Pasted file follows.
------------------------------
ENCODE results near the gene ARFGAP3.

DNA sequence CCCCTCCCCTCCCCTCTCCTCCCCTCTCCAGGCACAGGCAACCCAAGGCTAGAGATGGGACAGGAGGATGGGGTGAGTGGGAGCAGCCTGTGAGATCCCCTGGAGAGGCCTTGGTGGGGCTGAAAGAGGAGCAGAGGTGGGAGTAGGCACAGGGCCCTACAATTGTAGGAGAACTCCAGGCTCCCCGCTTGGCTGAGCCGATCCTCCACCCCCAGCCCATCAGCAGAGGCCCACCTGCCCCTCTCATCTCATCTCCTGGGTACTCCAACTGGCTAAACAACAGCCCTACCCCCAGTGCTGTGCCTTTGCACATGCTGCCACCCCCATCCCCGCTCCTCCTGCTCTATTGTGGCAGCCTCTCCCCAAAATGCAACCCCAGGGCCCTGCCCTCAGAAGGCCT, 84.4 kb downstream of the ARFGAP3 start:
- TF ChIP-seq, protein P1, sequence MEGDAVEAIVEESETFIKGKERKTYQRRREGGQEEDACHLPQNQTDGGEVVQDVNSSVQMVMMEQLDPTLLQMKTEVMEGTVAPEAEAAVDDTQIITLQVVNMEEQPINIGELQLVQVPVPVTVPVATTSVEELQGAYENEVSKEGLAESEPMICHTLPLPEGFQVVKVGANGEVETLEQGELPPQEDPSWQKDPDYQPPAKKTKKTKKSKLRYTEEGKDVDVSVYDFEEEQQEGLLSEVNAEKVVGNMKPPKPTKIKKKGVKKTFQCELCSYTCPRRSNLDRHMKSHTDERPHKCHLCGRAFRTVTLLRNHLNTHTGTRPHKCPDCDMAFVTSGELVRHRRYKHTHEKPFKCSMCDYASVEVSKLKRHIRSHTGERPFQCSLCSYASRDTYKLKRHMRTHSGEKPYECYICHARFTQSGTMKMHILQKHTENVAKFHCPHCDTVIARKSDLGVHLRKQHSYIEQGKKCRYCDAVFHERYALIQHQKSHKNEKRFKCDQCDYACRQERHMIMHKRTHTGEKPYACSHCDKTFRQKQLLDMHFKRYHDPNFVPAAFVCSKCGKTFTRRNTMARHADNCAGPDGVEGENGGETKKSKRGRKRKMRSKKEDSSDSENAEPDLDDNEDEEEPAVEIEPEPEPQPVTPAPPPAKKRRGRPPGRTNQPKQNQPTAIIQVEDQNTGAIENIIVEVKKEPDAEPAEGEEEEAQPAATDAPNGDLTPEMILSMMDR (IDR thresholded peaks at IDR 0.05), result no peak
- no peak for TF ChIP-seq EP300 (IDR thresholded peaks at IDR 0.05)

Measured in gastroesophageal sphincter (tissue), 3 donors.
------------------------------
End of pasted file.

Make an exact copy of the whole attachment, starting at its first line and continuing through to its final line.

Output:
ENCODE results near the gene ARFGAP3.

DNA sequence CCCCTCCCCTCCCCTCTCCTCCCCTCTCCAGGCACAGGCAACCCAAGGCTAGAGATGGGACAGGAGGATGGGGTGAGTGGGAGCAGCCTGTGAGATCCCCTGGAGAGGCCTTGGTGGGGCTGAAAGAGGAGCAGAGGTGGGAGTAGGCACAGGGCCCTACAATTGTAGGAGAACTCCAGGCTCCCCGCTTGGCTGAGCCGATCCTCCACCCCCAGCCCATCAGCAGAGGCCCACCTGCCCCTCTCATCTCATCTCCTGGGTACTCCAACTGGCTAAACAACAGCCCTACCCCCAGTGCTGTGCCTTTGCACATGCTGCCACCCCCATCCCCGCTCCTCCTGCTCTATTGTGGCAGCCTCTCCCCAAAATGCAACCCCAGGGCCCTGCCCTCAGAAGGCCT, 84.4 kb downstream of the ARFGAP3 start:
- TF ChIP-seq, protein P1, sequence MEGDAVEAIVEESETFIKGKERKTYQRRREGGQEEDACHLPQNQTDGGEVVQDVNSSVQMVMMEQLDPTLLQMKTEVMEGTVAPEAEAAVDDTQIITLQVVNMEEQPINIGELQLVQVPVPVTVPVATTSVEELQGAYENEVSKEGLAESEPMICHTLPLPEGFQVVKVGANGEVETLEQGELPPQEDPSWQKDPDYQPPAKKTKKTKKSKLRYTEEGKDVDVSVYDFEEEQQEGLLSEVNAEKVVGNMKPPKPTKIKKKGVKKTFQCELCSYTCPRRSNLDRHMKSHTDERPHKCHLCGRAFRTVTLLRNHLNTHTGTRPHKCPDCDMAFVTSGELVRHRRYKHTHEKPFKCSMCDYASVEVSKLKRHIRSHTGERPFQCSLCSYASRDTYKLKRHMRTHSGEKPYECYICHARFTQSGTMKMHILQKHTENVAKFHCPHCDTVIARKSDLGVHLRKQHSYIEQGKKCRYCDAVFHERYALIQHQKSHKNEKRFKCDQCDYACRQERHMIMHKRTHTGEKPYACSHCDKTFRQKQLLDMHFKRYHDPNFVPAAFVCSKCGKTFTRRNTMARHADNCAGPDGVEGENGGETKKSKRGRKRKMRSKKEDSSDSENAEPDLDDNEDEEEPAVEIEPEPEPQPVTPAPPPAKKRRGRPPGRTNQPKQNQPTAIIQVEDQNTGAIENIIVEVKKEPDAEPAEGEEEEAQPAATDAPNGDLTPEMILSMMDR (IDR thresholded peaks at IDR 0.05), result no peak
- no peak for TF ChIP-seq EP300 (IDR thresholded peaks at IDR 0.05)

Measured in gastroesophageal sphincter (tissue), 3 donors.